Sailing into summer reading at Manchester Street School

Manchester St School

Manchester Street School ran a summer reading initiative for a targeted group of students, who received summer reading packs with self-selected books and information for parents.

Introducing Manchester Street School

Manchester Street School is a decile 6, co-educational contributing school in Feilding. The current roll is 430 pupils. The stylised rainbow has been chosen as the school logo because it reminds us to reach for the highest in all we do, and that education is the 'pot of gold' to set us up for life’s journey. We are an active Enviro school.

How our programme started

Jan Watts (National Library) came and presented a session Sail into Summer Reading to the staff in the 4th term. The focus of this session was research and findings about the slide of reading levels after the long summer break and ways we can keep our students reading over the holidays. Jan shared lots of ideas to consider and programmes tried by other schools.

We decided there was a real need to support students to continue reading over the long holiday break. Teachers felt they noticed a drop back of levels at the beginning of the year when they were assessing their students, (especially those students who were already identified with needs in reading).

We then decided to trial a summer reading programme, and also to open our school library to students and their families during the holiday break.


School library opening

We decided that we would open the library twice over the holidays. Once shortly after school closed (December) and then again in the middle of the holidays (January).


Parents and families were invited to register through our school newsletter.

Summer reading packs

We decided to make up summer reading packs for students who had reading recovery and other reading support programmes during the year. Teachers would nominate other students in their classes who they felt would benefit from having books in their homes to practise reading skills.

Parents and teachers

Parents came to the library, signed a form and registered their family to use the collection over the break.

Teachers completed forms identifying students who would receive a pack and the level they wished the material to support the student.


Large, bright, colourful reading packs were purchased to put material in. This would help make the programme exciting for the students and help protect the books.

We made numbered packs at each level. Each pack consisted of 10 school instruction/book box (levelled material and school journals) books and 4 library books (which the student personally selected). A laminated card went into the pack with the student's name and information about the material.

We also included some sheets for parents with information on why reading is important and with ideas of how they can support their child at home. A sheet with fun free simple holiday activities was also included as parent support material. The sheets were kindly supplied by Liz Hansen (Resource Teacher of Literacy).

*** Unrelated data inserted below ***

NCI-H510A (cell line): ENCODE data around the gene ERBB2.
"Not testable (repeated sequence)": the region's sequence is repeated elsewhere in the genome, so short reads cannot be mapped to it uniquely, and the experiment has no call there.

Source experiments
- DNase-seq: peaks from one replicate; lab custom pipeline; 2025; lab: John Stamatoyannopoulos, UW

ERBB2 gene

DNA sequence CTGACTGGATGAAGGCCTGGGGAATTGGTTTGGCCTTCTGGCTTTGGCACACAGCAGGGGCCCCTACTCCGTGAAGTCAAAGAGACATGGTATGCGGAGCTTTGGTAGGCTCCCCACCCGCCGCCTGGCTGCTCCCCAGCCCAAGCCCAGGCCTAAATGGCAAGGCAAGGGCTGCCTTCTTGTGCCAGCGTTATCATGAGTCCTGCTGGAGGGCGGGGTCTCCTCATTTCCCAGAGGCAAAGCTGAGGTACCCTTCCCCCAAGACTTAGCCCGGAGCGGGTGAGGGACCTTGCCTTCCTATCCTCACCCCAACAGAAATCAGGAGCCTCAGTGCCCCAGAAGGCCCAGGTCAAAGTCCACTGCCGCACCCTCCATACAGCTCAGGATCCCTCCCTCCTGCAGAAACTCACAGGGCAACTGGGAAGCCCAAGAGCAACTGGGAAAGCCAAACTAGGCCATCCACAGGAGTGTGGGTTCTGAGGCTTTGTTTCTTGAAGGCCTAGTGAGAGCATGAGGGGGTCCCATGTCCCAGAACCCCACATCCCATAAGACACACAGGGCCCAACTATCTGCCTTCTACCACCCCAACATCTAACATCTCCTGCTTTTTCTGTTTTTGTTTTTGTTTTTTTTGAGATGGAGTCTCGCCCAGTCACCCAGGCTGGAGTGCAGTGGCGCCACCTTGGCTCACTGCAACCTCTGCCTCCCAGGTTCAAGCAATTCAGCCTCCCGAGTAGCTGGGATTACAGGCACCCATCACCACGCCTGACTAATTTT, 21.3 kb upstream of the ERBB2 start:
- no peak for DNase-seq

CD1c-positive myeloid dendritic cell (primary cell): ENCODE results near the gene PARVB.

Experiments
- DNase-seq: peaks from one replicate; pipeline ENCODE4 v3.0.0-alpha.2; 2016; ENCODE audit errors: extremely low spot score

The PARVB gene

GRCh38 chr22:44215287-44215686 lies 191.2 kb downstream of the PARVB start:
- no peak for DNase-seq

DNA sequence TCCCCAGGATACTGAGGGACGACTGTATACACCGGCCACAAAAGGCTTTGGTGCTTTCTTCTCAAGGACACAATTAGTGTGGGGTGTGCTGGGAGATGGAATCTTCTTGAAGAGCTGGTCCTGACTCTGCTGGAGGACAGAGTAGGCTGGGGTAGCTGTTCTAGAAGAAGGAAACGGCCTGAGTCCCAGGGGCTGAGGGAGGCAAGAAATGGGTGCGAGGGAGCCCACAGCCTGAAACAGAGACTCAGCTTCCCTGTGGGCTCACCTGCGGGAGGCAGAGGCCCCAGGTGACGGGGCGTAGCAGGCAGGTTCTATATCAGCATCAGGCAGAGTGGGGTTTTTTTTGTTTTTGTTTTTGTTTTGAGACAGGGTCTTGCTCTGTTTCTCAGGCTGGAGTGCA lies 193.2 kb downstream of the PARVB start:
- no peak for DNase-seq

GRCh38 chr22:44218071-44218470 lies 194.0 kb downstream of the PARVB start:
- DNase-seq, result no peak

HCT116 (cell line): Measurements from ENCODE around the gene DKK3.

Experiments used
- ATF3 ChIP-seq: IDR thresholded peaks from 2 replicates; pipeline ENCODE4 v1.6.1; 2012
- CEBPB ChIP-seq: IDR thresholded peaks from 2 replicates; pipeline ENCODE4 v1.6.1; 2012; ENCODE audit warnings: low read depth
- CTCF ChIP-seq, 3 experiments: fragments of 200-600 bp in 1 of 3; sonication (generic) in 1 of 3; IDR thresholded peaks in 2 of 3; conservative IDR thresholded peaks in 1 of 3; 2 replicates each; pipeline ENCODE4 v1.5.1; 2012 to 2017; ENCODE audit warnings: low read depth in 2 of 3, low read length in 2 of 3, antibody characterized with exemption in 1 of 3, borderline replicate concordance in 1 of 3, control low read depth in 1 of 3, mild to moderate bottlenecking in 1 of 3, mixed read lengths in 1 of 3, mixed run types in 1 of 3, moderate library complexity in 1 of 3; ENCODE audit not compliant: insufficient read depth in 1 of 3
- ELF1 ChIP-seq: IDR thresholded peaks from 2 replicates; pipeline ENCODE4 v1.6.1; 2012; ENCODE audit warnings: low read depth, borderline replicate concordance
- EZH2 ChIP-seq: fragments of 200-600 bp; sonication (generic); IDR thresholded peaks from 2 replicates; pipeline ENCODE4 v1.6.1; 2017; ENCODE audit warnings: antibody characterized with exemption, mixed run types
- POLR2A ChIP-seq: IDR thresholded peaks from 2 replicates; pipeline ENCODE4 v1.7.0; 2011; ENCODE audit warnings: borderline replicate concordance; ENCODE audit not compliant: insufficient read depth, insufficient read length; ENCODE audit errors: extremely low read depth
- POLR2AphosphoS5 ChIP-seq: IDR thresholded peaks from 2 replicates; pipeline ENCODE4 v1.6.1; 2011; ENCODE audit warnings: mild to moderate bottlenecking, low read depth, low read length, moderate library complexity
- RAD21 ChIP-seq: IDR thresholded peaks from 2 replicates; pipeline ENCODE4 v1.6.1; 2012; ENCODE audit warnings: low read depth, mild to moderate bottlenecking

68 students were nominated across all levels of the school to have a pack.

We then met each student and talked about the programme and showed them the reading material selected for them. They then selected 4 library books for their pack.

The students were really excited about receiving a pack! The packs were given to students in the last week of school.


  • A random sample of 28 students was chosen to collect data from.
  • At the beginning of the year, teachers were asked to identify students who had maintained last year's reading level, lost or gained. This was done through running records. 23 students had maintained, 2 had gained and 3 had lost.
  • All the packs were returned and only 4 reading books were lost from packs.
  • Teachers all felt the programme was successful and would like it to be offered in 2014.
  • We surveyed a random selection of parents whose children had the packs.
  • All these children used the material and all parents said they had also shared the material with their child.
  • Only one parent did not read the parent material supplied. Most children enjoyed both types of reading material in the pack.
  • 3 of the surveyed students were also enrolled in the Feilding Library reading programme.
  • The library was open for 2 days during the break. Our school Librarian, Sasha Bennitt and several staff members came to help students issue and select books. Unfortunately, only one family came!

Comments from parents

The following are extra comments the parents made on their survey forms:

  • Making gender-specific book packs.
  • More books in pack.
  • Include student survey/sheets about the books.
  • Struggled to motivate my child.

Great idea, makes reading easy.

— Comment from parent


  • We continue school Summer Reading Programme in 2014.
  • We will not open the library during holidays. The Feilding Public Library run such an amazing programme which many of our students enrol in and the need to use our library is obviously not there.
  • Make gender-specific packs.
  • Promote the Summer Reading Programme within the school and to our parent community during the last term.
  • Purchase material specifically to add to these packs. We will look at using Ashton Scholastic points for these resources as appropriate material comes available.
  • As this year was a trial, next year we will gather more in-depth data of students' levels and skills to assess the value of the programme.

Report authors

Report prepared by Margot Mackie and Leigh Cowan.